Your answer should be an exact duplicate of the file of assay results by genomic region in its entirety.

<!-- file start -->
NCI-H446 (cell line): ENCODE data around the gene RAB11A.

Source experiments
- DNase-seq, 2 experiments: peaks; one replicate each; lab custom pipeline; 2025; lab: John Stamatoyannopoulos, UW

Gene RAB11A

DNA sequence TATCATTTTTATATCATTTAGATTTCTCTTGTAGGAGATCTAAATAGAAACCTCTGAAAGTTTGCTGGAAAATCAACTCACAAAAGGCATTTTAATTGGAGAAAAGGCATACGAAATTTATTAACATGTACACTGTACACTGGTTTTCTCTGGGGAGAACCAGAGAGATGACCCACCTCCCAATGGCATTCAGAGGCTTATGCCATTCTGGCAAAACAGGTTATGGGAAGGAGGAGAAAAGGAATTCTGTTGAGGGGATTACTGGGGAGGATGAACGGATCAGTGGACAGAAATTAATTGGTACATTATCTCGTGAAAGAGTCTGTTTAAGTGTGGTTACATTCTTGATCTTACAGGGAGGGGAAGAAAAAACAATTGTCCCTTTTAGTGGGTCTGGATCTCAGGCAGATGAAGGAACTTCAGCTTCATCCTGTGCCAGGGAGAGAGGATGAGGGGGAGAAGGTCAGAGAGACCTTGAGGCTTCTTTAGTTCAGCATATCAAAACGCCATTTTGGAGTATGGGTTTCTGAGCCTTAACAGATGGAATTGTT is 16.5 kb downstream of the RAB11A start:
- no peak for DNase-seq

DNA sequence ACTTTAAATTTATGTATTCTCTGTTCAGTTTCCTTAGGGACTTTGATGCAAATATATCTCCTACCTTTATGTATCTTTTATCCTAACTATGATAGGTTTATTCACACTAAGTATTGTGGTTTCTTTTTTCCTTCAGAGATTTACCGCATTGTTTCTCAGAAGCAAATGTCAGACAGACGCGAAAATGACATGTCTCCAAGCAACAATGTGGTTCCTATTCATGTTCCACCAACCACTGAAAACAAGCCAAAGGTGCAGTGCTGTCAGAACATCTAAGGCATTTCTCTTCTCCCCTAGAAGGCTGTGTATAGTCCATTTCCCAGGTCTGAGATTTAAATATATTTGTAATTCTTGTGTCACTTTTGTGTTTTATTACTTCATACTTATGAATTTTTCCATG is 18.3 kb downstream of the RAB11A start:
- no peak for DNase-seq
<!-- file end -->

NCI-H446 (cell line): ENCODE data around the gene RAB11A.

Source experiments
- DNase-seq, 2 experiments: peaks; one replicate each; lab custom pipeline; 2025; lab: John Stamatoyannopoulos, UW

Gene RAB11A

DNA sequence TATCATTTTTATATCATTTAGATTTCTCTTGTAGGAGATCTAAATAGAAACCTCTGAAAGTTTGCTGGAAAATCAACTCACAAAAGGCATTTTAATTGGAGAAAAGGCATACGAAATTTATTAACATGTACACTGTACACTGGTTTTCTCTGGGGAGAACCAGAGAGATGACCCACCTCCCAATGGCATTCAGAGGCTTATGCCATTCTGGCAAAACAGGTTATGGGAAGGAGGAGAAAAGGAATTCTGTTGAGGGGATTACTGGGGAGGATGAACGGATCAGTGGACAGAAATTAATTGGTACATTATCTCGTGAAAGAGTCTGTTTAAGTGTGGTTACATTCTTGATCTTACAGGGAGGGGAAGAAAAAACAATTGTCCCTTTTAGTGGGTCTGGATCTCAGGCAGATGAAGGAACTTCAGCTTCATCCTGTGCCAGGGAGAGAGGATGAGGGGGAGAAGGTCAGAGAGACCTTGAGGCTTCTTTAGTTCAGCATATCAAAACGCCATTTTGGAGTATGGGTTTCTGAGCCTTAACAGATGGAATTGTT is 16.5 kb downstream of the RAB11A start:
- no peak for DNase-seq

DNA sequence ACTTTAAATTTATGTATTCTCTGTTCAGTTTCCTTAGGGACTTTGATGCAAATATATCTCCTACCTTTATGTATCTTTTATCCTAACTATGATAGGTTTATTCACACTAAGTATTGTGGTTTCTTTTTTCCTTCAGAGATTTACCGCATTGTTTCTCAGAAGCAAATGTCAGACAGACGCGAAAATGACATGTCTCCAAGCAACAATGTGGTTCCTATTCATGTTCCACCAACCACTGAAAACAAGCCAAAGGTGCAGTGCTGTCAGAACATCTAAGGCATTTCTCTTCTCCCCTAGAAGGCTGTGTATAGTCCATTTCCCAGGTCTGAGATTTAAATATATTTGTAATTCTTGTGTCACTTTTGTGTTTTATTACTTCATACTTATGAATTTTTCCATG is 18.3 kb downstream of the RAB11A start:
- no peak for DNase-seq